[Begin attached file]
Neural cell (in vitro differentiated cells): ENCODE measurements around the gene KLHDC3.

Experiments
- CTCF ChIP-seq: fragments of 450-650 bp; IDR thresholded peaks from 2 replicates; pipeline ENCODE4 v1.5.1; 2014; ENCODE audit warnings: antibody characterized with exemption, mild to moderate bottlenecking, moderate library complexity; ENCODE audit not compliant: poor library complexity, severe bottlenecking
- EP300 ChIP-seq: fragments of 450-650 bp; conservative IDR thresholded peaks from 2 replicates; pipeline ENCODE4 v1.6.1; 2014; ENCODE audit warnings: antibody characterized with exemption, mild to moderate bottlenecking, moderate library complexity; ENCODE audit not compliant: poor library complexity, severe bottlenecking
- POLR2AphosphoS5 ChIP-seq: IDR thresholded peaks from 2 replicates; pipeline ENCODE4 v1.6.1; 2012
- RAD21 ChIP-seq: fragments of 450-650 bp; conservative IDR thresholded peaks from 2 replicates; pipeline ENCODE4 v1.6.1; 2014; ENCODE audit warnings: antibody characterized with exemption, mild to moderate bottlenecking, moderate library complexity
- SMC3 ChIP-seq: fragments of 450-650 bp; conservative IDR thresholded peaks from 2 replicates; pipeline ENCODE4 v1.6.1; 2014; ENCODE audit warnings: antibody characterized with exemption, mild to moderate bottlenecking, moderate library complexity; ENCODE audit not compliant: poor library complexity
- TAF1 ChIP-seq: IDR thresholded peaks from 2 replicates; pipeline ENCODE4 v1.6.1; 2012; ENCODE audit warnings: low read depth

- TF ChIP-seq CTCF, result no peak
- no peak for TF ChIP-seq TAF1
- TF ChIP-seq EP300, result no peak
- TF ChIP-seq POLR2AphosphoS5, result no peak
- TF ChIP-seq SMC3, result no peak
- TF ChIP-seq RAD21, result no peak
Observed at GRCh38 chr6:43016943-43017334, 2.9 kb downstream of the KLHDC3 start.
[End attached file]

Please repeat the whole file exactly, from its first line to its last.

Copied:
Neural cell (in vitro differentiated cells): ENCODE measurements around the gene KLHDC3.

Experiments
- CTCF ChIP-seq: fragments of 450-650 bp; IDR thresholded peaks from 2 replicates; pipeline ENCODE4 v1.5.1; 2014; ENCODE audit warnings: antibody characterized with exemption, mild to moderate bottlenecking, moderate library complexity; ENCODE audit not compliant: poor library complexity, severe bottlenecking
- EP300 ChIP-seq: fragments of 450-650 bp; conservative IDR thresholded peaks from 2 replicates; pipeline ENCODE4 v1.6.1; 2014; ENCODE audit warnings: antibody characterized with exemption, mild to moderate bottlenecking, moderate library complexity; ENCODE audit not compliant: poor library complexity, severe bottlenecking
- POLR2AphosphoS5 ChIP-seq: IDR thresholded peaks from 2 replicates; pipeline ENCODE4 v1.6.1; 2012
- RAD21 ChIP-seq: fragments of 450-650 bp; conservative IDR thresholded peaks from 2 replicates; pipeline ENCODE4 v1.6.1; 2014; ENCODE audit warnings: antibody characterized with exemption, mild to moderate bottlenecking, moderate library complexity
- SMC3 ChIP-seq: fragments of 450-650 bp; conservative IDR thresholded peaks from 2 replicates; pipeline ENCODE4 v1.6.1; 2014; ENCODE audit warnings: antibody characterized with exemption, mild to moderate bottlenecking, moderate library complexity; ENCODE audit not compliant: poor library complexity
- TAF1 ChIP-seq: IDR thresholded peaks from 2 replicates; pipeline ENCODE4 v1.6.1; 2012; ENCODE audit warnings: low read depth

- TF ChIP-seq CTCF, result no peak
- no peak for TF ChIP-seq TAF1
- TF ChIP-seq EP300, result no peak
- TF ChIP-seq POLR2AphosphoS5, result no peak
- TF ChIP-seq SMC3, result no peak
- TF ChIP-seq RAD21, result no peak
Observed at GRCh38 chr6:43016943-43017334, 2.9 kb downstream of the KLHDC3 start.